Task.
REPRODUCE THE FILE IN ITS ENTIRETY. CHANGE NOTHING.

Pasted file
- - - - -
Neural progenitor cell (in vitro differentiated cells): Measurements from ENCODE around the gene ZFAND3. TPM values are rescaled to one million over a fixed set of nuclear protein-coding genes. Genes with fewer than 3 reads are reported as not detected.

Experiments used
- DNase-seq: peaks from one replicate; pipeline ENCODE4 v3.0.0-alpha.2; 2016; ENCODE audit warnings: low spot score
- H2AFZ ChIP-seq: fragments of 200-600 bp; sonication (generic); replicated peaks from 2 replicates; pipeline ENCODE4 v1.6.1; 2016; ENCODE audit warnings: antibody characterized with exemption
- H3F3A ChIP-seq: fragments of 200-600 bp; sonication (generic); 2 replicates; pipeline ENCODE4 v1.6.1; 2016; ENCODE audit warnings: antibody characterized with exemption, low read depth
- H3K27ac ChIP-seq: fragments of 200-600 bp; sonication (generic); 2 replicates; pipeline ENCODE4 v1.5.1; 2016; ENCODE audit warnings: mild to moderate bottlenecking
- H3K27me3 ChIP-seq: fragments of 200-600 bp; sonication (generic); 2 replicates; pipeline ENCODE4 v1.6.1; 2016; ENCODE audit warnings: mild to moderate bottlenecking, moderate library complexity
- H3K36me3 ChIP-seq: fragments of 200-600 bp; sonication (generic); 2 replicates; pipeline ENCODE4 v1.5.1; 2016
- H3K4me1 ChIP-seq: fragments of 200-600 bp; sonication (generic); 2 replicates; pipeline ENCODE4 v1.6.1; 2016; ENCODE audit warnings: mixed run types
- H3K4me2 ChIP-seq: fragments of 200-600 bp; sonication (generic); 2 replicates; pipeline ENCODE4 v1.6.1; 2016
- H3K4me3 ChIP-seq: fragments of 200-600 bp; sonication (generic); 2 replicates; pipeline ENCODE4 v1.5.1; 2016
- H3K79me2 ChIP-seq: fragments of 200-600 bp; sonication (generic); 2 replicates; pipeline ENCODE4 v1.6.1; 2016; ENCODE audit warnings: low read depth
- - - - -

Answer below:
Neural progenitor cell (in vitro differentiated cells): Measurements from ENCODE around the gene ZFAND3. TPM values are rescaled to one million over a fixed set of nuclear protein-coding genes. Genes with fewer than 3 reads are reported as not detected.

Experiments used
- DNase-seq: peaks from one replicate; pipeline ENCODE4 v3.0.0-alpha.2; 2016; ENCODE audit warnings: low spot score
- H2AFZ ChIP-seq: fragments of 200-600 bp; sonication (generic); replicated peaks from 2 replicates; pipeline ENCODE4 v1.6.1; 2016; ENCODE audit warnings: antibody characterized with exemption
- H3F3A ChIP-seq: fragments of 200-600 bp; sonication (generic); 2 replicates; pipeline ENCODE4 v1.6.1; 2016; ENCODE audit warnings: antibody characterized with exemption, low read depth
- H3K27ac ChIP-seq: fragments of 200-600 bp; sonication (generic); 2 replicates; pipeline ENCODE4 v1.5.1; 2016; ENCODE audit warnings: mild to moderate bottlenecking
- H3K27me3 ChIP-seq: fragments of 200-600 bp; sonication (generic); 2 replicates; pipeline ENCODE4 v1.6.1; 2016; ENCODE audit warnings: mild to moderate bottlenecking, moderate library complexity
- H3K36me3 ChIP-seq: fragments of 200-600 bp; sonication (generic); 2 replicates; pipeline ENCODE4 v1.5.1; 2016
- H3K4me1 ChIP-seq: fragments of 200-600 bp; sonication (generic); 2 replicates; pipeline ENCODE4 v1.6.1; 2016; ENCODE audit warnings: mixed run types
- H3K4me2 ChIP-seq: fragments of 200-600 bp; sonication (generic); 2 replicates; pipeline ENCODE4 v1.6.1; 2016
- H3K4me3 ChIP-seq: fragments of 200-600 bp; sonication (generic); 2 replicates; pipeline ENCODE4 v1.5.1; 2016
- H3K79me2 ChIP-seq: fragments of 200-600 bp; sonication (generic); 2 replicates; pipeline ENCODE4 v1.6.1; 2016; ENCODE audit warnings: low read depth